Bad Satire Taken Seriously
1:22 PM EDT on July 11, 2008
Did you hear that Sam Bradford AND Landry Jones were arrested for drug trafficking leaving one of the Horsepigs as the starting quarterback for the Sooners this year?
What's that you say?
You think something that scandalous would have been more widely reported than on a Nebraska fansite message board?
You think it would have been frontpage news and that James Hale would be spending as much time on the air as Dan Rather on election night 2000 trying to explain how the Horsepig is now in position to win the Heisman if it were true?
That's crazy talk. At least it is if you happen to work for The Oklahoman or if you sired Landry Jones.
For those of you out there who didn't email me this story, here is what happened: Dorks on an internet message board did what dorks on an internet message board do and inflamed the emotions of a rival fan. I'm not clear how they did it, but having been a dork on an OSU message board, I can imagine the OU fans were probably touting players from their incoming recruiting class as the second comings of Joe Montana, Barry Sanders, Jerry Rice, et al. Then, they probably claimed that every Nebraska signee actually wanted to attend the University of Oklahoma, but weren't good enough. It happens.
In retaliation, one of the Nebraska fans on the message board (James W. Conradt) wrote an article claiming that the Sooners' two best quarterbacks had been arrested for drug trafficking and making it look like the article came from The Oklahoman. Sounds like a proportional response to me.
Now a rational person would have noticed that the front of newsok.com made no mention of this, and wondered why this was not on the bottom scroll of ESPN. That same rational person would have then proceded to remember that Sam Bradford and (from all sources Landry Jones were good citizens. Instead, some Sooner fans freaked out, and The Oklahoman demanded that Conradt cease and desist his piece of internet satire.
As satirists, we at TheLostOgle support Conradt's right to prey on the gullibility of people. If the worst thing that happens when someone makes up a fact is that people temporarily believe the OU football season is screwed, that Van Shea Iven is a girl, or that the new NBA franchise in Oklahoma City is going to be called "Toby Keith's I love this Basketball Team", then I don't see the harm. Right?
"I'm going to prosecute him to the fullest extent of the law," said Kevin Jones, Landry's father. "I've got deep enough pockets to do it."
That's a little extreme if you ask me, but T. Boone Jones wants to defend his son's name against rogue satirists, he will have to prove that there was reason for those who read it to believe what was said. With just a little research, I learned that former Oklahoma quarterbacks have set a precedence.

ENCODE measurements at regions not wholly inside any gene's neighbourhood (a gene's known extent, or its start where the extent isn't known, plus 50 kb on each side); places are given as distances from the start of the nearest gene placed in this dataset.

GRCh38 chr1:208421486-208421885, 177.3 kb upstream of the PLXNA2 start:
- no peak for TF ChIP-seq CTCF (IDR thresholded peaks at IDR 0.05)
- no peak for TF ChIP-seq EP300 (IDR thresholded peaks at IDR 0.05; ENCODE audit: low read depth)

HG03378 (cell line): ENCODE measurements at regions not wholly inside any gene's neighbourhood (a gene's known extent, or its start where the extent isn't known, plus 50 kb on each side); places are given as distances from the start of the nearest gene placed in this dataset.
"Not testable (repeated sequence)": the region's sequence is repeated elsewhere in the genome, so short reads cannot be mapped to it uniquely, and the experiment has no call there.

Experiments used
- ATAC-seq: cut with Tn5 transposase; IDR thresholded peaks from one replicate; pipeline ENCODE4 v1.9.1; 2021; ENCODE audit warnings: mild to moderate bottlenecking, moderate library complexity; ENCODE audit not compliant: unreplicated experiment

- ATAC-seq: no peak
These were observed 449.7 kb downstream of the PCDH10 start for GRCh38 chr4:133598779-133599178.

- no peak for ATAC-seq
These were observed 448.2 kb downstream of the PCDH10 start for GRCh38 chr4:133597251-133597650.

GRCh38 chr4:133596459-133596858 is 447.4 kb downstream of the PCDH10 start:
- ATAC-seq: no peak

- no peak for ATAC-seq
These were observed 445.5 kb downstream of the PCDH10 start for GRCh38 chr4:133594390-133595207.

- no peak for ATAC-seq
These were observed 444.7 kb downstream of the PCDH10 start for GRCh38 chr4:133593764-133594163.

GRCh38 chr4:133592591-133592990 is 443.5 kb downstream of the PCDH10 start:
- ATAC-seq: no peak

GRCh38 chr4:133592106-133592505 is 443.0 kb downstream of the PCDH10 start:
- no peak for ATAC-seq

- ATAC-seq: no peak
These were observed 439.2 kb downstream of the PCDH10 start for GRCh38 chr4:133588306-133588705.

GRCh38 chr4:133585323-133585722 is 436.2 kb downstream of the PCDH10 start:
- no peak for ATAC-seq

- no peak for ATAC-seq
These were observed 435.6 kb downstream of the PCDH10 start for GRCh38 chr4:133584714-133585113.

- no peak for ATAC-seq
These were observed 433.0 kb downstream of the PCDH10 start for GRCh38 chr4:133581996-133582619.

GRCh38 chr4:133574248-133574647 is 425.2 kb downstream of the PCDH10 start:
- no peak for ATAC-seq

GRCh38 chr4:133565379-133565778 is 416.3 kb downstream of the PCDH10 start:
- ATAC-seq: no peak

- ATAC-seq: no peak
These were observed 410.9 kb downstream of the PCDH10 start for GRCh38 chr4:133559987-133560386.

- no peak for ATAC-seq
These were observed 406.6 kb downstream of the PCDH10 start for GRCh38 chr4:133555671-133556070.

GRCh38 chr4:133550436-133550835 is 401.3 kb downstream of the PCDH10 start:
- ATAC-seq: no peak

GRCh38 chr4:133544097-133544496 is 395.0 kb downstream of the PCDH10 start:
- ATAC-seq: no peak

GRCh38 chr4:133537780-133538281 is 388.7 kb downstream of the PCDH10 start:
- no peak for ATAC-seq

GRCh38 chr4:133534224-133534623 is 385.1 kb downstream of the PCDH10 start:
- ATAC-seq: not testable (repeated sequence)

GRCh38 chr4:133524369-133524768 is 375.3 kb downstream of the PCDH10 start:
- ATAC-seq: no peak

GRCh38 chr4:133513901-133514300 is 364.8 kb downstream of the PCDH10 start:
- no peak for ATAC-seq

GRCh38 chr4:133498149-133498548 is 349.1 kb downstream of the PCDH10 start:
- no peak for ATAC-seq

Maybe the Bomar/Big Red Sports and Imports scandal did not involve drugs, but it did prove that highly visible athletes who have every advantage are willing to throw it all away for just a few pieces of coin. In Bomar's case, he took the booster handouts and temporarily cost Bob Stoops eight wins on his official career record, then took his talents to powerhouse Sam Houston State. The good news is that his sense of entitlement did not get lost like his Division I scholarship. When he revisited the state last year, he blasted OSU fans as classless for cheering when he was sacked.
I tried to find a picture of B.J. Tiger for this segment, but the best I could do was this ancient O'Colly article regarding Tiger's first start in place of an injured Tony Lindsay. In it, one of Tiger's teammates remarks at how "very calm" the quarterback was in the huddle. There was a reason for that, we would soon learn. The guy was baked out of his gourd.
Tiger played well for half a season before he was pulled over by the campus police. Before they could even get his license and registration, the Cowboy starting quarterback did what came so naturally to him in games and took off running. Problem was: He wasn't as elusive as he thought and the OSU police officer caught up with him and slapped on the cuffs.
Back at the car, they found several pounds of marijuana stashed in a lockbox in the vehicle.
After some injuries to golden boy Jamelle Hollieway, Charles Thompson was quickly ascending into the pantheon of Sooner quarterbacks. Then, he sold some crank to an undercover FBI agent. Thompson's arrest was one of the chain of events that led to the resignation of Barry Switzer and ushered in the dark age of Sooner football. Come to think of it, the story of Charles Thompson is probably the one Conradt used as a template for the Bradford/Jones hoax.
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